A 3% increase in NASA’s science budget will keep all missions and programs on track, including the James Webb Space Telescope and Wide Field Infrared Survey Telescope, which both required substantially larger funding commitments this year.
Following last month’s enactment of fiscal year 2020 appropriations, NASA’s $21.5 billion budget is increasing by more than $1 billion, with the lion’s share of the boost going to its human exploration program. The agency’s Science Mission Directorate will see a more modest increase of 3%, bringing its budget to $7.14 billion.
Much of the additional science funding will go toward higher spending on NASA’s two flagship space telescope projects, the James Webb Space Telescope (JWST) and Wide Field Infrared Survey Telescope (WFIRST). Although the Trump administration had proposed cancelling WFIRST, Congress has decided to fully fund it in addition to covering the costs associated with JWST’s recent launch delay. Other science missions are likewise receiving the funding they need to remain on track.
This year’s NASA appropriation was enacted through a package bill. An accompanying explanatory statement provides detailed funding direction and policy guidance on selected matters. Additional direction in the House and Senate reports on their original NASA spending bills will also apply, except where negated by language in the final statement. For summary tables, see the FYI Federal Science Budget Tracker.
The combined budget for NASA’s Astrophysics Division and the separate JWST account is rising 16% to $1.73 billion. However, outside the increases specified for JWST and WFIRST, astrophysics funding is declining 10% to $796 million. Division Director Paul Hertz has said the level is “adequate” to proceed with the division’s planned programs and projects.
James Webb Space Telescope. Funding for JWST is increasing 39% to $423 million, covering part of the costs added to the project by a launch delay announced in 2018. NASA had planned to divert $70 million in fiscal year 2019 to smooth the absorption of those costs. However, Congress is now rescinding that amount and allocating it directly to JWST by funding the project at $70 million more than NASA’s fiscal year 2020 request for it. JWST will need a similar level of funding in fiscal year 2021 before its budgetary requirements decline following its launch, which is still targeted for March 2021.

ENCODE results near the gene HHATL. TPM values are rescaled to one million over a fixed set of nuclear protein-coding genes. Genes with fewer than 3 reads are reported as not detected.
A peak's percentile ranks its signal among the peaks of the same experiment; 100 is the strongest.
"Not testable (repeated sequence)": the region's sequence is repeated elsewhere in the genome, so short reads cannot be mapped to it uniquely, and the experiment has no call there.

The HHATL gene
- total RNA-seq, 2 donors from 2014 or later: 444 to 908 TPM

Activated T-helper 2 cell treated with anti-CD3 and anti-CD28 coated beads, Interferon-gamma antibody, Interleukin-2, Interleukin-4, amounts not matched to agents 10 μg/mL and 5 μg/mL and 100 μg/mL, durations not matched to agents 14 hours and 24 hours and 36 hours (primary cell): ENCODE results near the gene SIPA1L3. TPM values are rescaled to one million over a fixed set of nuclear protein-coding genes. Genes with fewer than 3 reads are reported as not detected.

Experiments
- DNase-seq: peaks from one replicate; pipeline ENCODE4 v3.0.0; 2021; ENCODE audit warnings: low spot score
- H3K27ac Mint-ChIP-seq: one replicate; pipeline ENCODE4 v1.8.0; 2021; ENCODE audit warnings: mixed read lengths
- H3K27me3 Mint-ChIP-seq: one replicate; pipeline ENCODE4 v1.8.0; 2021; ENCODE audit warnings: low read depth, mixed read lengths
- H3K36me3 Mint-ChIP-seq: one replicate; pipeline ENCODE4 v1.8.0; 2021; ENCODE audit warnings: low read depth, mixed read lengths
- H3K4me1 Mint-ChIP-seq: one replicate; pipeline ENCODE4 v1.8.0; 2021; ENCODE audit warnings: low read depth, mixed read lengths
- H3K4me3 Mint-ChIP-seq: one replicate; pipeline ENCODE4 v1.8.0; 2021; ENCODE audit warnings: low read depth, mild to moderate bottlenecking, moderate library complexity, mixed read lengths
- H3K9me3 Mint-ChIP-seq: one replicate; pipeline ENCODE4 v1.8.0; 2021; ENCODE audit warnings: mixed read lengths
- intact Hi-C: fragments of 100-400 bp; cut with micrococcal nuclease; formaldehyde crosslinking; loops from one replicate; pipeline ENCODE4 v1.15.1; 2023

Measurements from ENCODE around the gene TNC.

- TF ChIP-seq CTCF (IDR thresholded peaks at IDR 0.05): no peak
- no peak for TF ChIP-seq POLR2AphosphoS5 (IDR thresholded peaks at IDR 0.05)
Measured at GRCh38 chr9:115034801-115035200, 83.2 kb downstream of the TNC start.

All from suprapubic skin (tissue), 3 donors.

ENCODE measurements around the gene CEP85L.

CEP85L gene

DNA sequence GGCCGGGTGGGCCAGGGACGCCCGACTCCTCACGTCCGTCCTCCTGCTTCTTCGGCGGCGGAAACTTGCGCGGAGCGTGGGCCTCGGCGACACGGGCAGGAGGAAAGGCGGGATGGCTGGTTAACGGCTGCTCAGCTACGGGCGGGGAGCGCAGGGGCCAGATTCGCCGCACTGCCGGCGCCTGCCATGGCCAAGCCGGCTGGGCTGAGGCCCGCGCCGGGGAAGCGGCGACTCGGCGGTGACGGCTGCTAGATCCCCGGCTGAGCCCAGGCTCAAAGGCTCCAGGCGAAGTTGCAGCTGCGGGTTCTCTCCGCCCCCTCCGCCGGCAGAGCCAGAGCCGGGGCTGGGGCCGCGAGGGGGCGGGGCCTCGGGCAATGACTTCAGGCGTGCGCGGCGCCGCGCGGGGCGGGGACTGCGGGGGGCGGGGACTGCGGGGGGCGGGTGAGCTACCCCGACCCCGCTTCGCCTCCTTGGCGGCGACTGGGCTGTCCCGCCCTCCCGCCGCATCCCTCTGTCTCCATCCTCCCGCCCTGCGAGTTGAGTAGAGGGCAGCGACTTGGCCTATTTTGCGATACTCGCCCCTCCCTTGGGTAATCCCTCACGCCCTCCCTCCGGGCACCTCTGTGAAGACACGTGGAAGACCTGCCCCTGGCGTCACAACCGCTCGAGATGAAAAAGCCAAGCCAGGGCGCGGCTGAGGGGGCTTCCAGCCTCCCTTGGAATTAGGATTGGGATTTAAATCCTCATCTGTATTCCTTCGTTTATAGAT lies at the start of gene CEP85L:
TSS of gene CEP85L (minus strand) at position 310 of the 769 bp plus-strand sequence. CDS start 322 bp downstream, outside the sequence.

Wide Field Infrared Survey Telescope. Funding for WFIRST is climbing 64% to no less than $511 million, which is expected to be close to its peak level. Congress specifies that up to $65 million of the funding is for the mission’s coronagraph technology demonstration. It also reiterates last year’s direction that the mission should adhere to a $3.2 billion cost cap, which is at the bottom end of NASA’s current cost estimates. The agency will establish a firm baseline cost and schedule commitment for WFIRST when the mission completes its confirmation review, expected to take place early this year.
Research. Congress specifies that the division should spend the requested amount of $251 million on its Astrophysics Research program. The portions of the program that support technology development and research grants are currently in the middle of a multiyear funding ramp-up.
Funding for the Planetary Science Division is declining 2% to $2.71 billion this year, ending six straight years of growth that doubled the division’s annual budget.
Europa missions. Congress is continuing to support two missions to Jupiter’s moon Europa, which is believed to harbor a liquid water ocean beneath its icy crust. Funding for the Europa Clipper, a multiple-flyby mission, is ramping up to $593 million from the $545 million Congress provided last year. Congress disregarded a request from NASA’s inspector general to drop a requirement that the mission launch using the Space Launch System (SLS) rocket NASA is still developing, though lawmakers did push the mission’s required launch date back from 2023 to 2025.
Congress likewise retained the SLS launch vehicle requirement for a follow-on lander mission and pushed its required launch date back from 2025 to 2027. In NASA’s response last year to an internal audit dismissing the feasibility of a 2025 launch, the agency indicated it was not planning on launching a lander any earlier than 2030. In any case, Congress is not providing new funding for the lander this year. Per the House report, the project is expected to have sufficient funds remaining from last year’s appropriation of $195 million to continue. Congress has also scaled back a House proposal to nearly double technology development funding for icy planetary surface exploration to $60 million, providing instead only $3 million more than the fiscal year 2018 level.